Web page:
prescence of specific s/s. type of infection determines length of the illness and the severity of the manifestations.
  34. localized symptoms
    symptoms that limited or occur in only one body area
  35. systemic symptoms
    symptoms manifested throughout the entire body
  36. convalescent period
    recovery period from the infection. may vary according to the severity of the infection and the pt's general condition. s/s disappear, and the person returns to a healthy state. depending on the type of infection, the person may have a temporary/permanent change to his/her previous health state even after the convalescent period.  Person may continually pass through the four phases with the same infectious process, such as with herpes simplex. Although there may have been only one infectious exposure, the infection may continue to cycle through the phases.
  37. First line of defense against infection
    body's normal flora
  38. Second line of defense against infection
    inflammatory response
  39. Third line of defense against infection
    immune response
  40. antigen-antibody reaction/humoral immunity
    one component of the overall immune response.
  41. cell-mediated defense/cellular immunity
    increase in the number of lymphocytes (WBCs) that destroy or react with cells the body recognizes as harmful.
  42. flora
    helps to keep potentially harmful bacteria from invading the body.
  43. acute infection
    are redness, heat, swelling, pain, and loss of fx and usually appear at the site of the injury/inflammation. The vasular and cellular and these physiological processes are responsible for the appearance of the cardinal signs.
  44. sanguinous
  45. purulent
  46. the susceptibility of the host depends on various factors
    • -integrity of skin and mucous membranes
    • - pH lvls of the GI tract and GU tract as well as the skin
    • - integrity and number of the body's WBC
    • - age, sex, race, and hereditary, which influence susceptibilty
    • - immunizations, natural/acquired
    • - lvl of fatigue, nutritonal and general health status, the prescence of preexisting illnesses, previous/current treatments, and certain meds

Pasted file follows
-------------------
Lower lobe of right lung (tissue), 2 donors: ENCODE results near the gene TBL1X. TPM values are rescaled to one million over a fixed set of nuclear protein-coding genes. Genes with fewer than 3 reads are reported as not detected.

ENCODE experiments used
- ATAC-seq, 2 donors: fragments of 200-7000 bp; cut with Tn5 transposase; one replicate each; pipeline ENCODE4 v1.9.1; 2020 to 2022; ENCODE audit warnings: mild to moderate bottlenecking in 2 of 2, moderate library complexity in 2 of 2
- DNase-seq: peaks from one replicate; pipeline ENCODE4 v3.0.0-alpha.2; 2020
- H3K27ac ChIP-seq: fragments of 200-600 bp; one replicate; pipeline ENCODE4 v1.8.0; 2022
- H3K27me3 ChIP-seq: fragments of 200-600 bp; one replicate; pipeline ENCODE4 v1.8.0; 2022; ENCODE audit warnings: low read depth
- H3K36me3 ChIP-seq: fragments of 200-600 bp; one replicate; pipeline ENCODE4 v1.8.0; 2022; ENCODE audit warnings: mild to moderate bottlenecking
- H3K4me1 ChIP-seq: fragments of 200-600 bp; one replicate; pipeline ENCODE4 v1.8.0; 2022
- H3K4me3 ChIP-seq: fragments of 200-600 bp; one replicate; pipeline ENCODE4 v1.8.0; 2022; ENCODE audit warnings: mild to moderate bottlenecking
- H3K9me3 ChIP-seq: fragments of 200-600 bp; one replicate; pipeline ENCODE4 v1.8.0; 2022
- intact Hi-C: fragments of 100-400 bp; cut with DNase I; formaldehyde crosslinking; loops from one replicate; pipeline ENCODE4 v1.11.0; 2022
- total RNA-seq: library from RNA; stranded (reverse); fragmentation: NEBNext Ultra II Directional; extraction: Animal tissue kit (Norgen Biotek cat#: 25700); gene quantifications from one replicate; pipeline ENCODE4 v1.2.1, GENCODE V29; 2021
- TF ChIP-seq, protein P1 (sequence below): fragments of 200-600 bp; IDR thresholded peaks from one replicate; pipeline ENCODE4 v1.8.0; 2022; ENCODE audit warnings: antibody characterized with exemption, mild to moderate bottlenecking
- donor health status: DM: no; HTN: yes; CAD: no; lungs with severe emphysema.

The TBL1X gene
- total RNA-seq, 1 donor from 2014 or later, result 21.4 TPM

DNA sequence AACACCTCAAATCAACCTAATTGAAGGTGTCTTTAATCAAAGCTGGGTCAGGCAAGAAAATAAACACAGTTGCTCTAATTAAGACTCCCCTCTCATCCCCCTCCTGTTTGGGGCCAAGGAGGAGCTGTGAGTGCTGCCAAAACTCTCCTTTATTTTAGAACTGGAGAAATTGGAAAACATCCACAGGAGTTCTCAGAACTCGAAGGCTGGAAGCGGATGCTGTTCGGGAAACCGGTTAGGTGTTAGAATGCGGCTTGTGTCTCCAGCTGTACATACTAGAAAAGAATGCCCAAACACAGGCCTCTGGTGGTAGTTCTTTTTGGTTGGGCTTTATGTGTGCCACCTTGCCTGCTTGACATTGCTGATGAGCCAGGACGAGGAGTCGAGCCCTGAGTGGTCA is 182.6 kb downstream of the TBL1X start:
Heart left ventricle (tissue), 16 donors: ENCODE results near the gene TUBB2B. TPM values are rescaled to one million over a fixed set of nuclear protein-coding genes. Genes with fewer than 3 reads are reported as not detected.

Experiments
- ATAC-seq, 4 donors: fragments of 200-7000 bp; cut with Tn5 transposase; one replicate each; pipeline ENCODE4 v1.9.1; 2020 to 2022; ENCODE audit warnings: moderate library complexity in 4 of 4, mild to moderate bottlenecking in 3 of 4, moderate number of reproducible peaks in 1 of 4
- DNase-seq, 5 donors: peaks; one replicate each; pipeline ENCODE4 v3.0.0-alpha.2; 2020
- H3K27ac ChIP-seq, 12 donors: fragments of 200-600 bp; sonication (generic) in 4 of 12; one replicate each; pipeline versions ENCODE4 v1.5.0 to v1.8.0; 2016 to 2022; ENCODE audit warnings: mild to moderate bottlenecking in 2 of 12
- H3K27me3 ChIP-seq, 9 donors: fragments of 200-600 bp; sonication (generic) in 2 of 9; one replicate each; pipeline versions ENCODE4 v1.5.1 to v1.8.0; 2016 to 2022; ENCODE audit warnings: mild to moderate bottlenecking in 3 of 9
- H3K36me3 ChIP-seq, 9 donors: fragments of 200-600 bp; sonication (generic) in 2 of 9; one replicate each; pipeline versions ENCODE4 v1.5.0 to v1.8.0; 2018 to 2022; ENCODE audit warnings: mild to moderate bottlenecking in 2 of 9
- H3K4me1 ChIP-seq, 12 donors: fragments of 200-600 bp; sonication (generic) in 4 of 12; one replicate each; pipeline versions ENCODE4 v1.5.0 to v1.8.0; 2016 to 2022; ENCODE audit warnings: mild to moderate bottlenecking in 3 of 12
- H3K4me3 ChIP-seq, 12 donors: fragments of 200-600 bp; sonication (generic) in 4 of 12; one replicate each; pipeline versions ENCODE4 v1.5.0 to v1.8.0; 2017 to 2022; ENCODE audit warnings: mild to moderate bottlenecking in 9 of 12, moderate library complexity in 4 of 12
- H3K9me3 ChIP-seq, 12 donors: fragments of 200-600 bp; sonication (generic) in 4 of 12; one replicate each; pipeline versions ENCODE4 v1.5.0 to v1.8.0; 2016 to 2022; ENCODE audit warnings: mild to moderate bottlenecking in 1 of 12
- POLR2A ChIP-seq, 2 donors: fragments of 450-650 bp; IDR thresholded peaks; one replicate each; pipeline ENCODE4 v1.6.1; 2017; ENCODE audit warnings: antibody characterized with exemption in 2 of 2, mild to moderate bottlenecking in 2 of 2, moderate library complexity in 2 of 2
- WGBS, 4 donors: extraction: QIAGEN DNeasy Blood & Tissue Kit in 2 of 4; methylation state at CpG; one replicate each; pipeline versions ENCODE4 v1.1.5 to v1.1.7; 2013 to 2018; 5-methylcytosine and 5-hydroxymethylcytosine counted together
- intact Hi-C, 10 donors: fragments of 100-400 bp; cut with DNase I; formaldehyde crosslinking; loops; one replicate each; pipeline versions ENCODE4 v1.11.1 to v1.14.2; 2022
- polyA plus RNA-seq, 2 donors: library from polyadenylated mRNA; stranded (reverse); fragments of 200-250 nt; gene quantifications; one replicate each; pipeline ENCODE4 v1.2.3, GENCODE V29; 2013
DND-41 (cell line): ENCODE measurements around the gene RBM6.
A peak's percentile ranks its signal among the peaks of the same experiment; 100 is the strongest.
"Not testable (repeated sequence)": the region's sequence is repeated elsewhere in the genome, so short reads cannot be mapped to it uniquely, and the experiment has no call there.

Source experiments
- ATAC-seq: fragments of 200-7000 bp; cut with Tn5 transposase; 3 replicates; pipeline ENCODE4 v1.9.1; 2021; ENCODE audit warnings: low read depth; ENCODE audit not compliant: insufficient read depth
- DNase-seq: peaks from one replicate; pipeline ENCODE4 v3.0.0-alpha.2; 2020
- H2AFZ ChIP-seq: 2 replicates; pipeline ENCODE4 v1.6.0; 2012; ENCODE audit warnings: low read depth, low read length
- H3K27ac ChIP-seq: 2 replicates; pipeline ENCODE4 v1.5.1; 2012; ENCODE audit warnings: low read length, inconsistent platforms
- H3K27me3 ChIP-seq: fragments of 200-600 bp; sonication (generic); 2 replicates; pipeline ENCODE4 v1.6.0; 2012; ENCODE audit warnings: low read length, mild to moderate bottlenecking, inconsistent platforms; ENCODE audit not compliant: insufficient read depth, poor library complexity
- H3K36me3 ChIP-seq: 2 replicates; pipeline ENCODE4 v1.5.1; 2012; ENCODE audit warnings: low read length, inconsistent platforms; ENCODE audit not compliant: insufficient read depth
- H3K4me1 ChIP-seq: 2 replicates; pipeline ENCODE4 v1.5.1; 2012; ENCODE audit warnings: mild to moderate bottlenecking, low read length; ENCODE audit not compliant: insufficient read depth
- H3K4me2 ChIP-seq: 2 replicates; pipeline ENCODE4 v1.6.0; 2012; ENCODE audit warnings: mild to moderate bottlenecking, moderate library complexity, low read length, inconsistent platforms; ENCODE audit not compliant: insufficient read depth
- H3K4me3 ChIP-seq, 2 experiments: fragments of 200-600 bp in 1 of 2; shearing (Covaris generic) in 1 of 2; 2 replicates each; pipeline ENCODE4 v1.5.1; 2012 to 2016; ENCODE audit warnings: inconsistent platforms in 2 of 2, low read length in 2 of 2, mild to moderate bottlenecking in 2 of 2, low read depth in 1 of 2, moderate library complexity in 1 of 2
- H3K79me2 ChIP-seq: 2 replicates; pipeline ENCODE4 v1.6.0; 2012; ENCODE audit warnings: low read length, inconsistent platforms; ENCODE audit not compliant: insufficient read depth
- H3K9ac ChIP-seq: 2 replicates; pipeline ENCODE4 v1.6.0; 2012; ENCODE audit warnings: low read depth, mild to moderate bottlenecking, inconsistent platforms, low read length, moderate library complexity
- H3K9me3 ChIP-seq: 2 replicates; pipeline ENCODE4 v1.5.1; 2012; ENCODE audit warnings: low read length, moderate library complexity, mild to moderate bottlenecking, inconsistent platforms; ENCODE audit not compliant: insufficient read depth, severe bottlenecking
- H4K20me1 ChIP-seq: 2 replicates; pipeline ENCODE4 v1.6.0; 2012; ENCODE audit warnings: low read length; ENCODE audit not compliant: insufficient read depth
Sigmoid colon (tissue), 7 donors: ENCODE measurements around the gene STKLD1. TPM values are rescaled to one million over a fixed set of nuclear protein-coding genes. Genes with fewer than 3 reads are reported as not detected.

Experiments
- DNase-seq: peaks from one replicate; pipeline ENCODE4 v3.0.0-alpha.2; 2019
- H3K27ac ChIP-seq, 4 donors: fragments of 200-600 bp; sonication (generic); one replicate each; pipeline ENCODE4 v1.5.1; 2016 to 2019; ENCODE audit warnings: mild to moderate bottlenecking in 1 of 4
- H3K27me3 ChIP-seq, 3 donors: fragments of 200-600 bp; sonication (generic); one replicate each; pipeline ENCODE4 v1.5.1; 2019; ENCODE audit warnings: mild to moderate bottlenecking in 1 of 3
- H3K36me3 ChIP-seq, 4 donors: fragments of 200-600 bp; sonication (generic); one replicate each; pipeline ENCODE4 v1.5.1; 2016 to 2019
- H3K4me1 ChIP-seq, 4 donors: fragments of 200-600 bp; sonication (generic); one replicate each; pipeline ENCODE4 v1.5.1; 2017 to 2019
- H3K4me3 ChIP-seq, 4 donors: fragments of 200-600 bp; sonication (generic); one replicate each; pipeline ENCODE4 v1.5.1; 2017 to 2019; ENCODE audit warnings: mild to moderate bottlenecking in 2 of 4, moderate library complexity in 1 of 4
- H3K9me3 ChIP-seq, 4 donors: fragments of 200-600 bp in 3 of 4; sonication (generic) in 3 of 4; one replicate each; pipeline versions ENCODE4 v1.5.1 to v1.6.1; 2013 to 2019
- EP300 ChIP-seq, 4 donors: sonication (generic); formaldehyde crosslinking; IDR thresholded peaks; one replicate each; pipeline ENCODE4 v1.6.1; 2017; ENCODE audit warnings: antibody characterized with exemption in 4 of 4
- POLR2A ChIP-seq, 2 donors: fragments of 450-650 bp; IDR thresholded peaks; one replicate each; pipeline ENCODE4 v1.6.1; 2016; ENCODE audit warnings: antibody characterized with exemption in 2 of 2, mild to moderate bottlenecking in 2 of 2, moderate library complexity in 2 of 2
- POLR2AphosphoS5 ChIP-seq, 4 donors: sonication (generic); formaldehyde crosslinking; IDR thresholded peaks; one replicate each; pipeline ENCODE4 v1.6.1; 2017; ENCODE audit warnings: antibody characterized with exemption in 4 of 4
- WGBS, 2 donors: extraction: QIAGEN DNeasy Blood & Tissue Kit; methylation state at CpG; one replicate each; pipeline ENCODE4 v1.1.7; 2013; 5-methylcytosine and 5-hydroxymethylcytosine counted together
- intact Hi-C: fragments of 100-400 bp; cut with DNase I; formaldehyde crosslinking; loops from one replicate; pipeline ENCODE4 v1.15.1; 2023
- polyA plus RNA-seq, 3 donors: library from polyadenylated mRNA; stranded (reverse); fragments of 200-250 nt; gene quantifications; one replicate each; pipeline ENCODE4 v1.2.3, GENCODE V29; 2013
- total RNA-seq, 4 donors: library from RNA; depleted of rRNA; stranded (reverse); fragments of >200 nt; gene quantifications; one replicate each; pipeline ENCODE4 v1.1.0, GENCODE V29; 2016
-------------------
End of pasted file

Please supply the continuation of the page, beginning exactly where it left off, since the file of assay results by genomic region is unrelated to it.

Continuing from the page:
• - stress lvl
    • - use of invasive/indwelling medical devices, which provide exposure to and entry for more potential sources of disease-producing organism, particularly in a pt whose defenses are already weakened by disease
  47. localized infection
    can result in redness, swelling, warmth in the involved area, pain/tenderness, and loss of fx of the affected part
  48. systemic infection
    fever, often accompanied by an increase in pulse and respiratory rate, lethragy, anorexia, and tenderness and enlargement of lymph nodes that drain the rea when an infection is present.
  49. asepsis
    includes all activies to prevent infection/break the chain of infection.
  50. medical asepsis/clean technique
    involves procedures and practices that reduce the number and transfer of pathogens, include performing hand hygiene and wearing gloves.
  51. surgical asepsis/sterile technique
    includes practices used to render and keep objects and areas free from microorganisms. Surgical asepsis procedures could include inserting an indwelling urinary catheter/inserting an IV catheter.
  52. barrier
    used to decrease the spread of pathogens and include hand hygiene, PPE, and other barrier techniques.
  53. contibuting factors to poor compliance with hand hygiene practices
    • - lack of access to sinks
    • - lack of time
    • -  skin irritation
    • - ignorance about the importance of hand hygiene
    • - individual preferences and habits 
    • - insufficent institutional commitment to appropriate hand hygiene procedures
  54. transient bacteria
    although usually easily removed by thorough handwashing, have the potential to adjust to the environment of the skin when they are present in large numbers over a long period and become resident bacteria.
  55. resident bacteria
    if pathogenic organisms become resident bacteria on the skin, the hands then become carriers of the particular organism. Therefore, to help prevent transient bacteria from becoming resident bacteria, it is important to clean the hands promptly when they are visibly soiled, after each contact with contaminated materials, and after removing gloves.
  56. nonantimicrobial agent
    soaps and detergents are considered adequate for routine mechanical cleansing often hands and removal of most transient microorganisms. Help remove soil because they lower surface tension and act as emulsifying agents. Bar, liquid, leaflet, and powdered soaps are all effective. Sue of a particular type of a HC agency often depends on personnel or agency preference.
  57. antimicrobial or antibacterial ingredient
    recommended in any setting where the risk for infection is high. When present in certain concentrations, these agents can kill bacteria or suppress their growth. Numerous studies have documented alcohol-based handrubs more effectively reduce bacterial counts on the hands of HC personnel than antimicrobial soap does.
  58. an alcohol-based handrub can be used to decontaminated hands in thefollowing clinical situations
    • - before and after direct contact with pts
    • - before and after using gloves
    • - before inserting urinary catheters, peripheral vascular catheters, or invasive devices that do not require surgical placement